By Beth Kaszuba
Running a marathon might seem like an impossible dream, a goal only for elite athletes willing to train for years.
But Kenneth Tomczyk, DO, says crossing the finish line is within reach of the average person. And you’ll have fun along the way.
Dr. Tomczyk, who practices at Geisinger 65 Forward in Scranton, never considered himself a runner. He’d trained for one 5K before the pandemic shut down group activities. Then he didn’t run again until June 2021 — at age 44, with a history of knee and back injuries.
And yet, he soon set the goal of running the New York City Marathon that same November.
A key step? Joining a running group affiliated with Ryan’s Run, a fundraising campaign started by NEPA media personality Ryan Leckey. There, Dr. Tomczyk found supporters and a friend in his 60s who helped him set up a training program.
“I didn’t understand how to ramp up,” Dr. Tomczyk says. “But running became therapeutic. I’d have 30 minutes alone wearing my headset. I enjoyed that.”
Still, on his first 10-mile run, “I was dehydrated — and I almost got hit by a train,” Dr. Tomczyk recalls, laughing.
Nevertheless, he persevered, building endurance and friendships that helped carry him all the way to and through the marathon.
“The camaraderie is so uplifting,” he says, explaining that even strangers along the route were supportive, especially during the grueling last few miles. “When I reached Brooklyn, the crowds were cheering and high-fiving you. It was one of the most amazing experiences of my life.”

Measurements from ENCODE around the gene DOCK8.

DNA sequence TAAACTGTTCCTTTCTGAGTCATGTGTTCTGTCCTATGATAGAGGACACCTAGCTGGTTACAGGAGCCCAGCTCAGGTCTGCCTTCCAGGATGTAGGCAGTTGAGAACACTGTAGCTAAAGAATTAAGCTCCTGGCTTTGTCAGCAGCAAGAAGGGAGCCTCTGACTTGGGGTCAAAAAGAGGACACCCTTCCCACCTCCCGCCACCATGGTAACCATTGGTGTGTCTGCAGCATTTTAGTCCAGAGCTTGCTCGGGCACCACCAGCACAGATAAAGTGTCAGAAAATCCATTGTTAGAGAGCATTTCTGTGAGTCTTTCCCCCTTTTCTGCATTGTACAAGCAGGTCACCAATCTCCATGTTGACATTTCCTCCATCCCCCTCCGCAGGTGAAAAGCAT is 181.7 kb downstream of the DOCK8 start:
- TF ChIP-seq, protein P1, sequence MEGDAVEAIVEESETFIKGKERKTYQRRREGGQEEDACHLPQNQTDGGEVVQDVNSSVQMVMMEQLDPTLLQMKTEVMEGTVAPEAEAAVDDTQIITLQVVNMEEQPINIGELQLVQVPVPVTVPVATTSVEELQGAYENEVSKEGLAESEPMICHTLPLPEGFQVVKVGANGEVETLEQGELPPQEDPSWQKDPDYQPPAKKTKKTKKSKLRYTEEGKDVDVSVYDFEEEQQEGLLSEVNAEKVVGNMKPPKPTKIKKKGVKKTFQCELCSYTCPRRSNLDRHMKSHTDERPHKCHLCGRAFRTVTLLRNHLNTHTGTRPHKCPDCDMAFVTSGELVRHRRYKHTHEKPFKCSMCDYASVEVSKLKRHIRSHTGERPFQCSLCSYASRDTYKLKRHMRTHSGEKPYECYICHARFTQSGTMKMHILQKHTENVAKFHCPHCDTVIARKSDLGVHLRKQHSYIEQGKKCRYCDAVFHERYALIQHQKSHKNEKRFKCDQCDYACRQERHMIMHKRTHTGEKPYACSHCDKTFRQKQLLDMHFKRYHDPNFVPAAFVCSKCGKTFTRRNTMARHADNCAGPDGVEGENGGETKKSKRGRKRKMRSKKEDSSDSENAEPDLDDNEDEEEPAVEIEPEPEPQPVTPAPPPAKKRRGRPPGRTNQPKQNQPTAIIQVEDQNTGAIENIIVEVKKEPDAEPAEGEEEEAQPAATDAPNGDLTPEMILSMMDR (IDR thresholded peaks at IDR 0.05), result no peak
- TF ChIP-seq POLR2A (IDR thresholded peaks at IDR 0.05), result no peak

Still think you couldn’t run more than 20 miles? Dr. Tomczyk shares a secret.
“A lot of people alternate walking and running throughout the whole marathon,” he says. “And by the last six miles, most people are walking.”
Even if you don’t plan to run a marathon, running benefits your body, he adds. “It’s good for your physical and mental health. Some of the benefits include weight loss, boosted confidence, stress relief and disease prevention. It’s just a great exercise.”
Dr. Tomczyk’s training tips
To complete a 5K (3.1 miles):
- Invest in good running shoes and replace them every 300 to 500 miles.
- Stretch and do strength training to protect your joints.
- Use an app like Couch to 5K to keep you on track.
Add these tips for marathon training (26.2 miles):
- Join a running group and consider posting to social media. Reporting to followers keeps you motivated.
- Focus on technique. Using a strategy like chi running, which is based on principles of tai chi, can help protect your joints over long distances.
- Consider a training program that includes strategic walking intervals. The breaks are good for your body and make covering 26.2 miles less daunting.
Anybody can do this. Our bodies are meant to move.”
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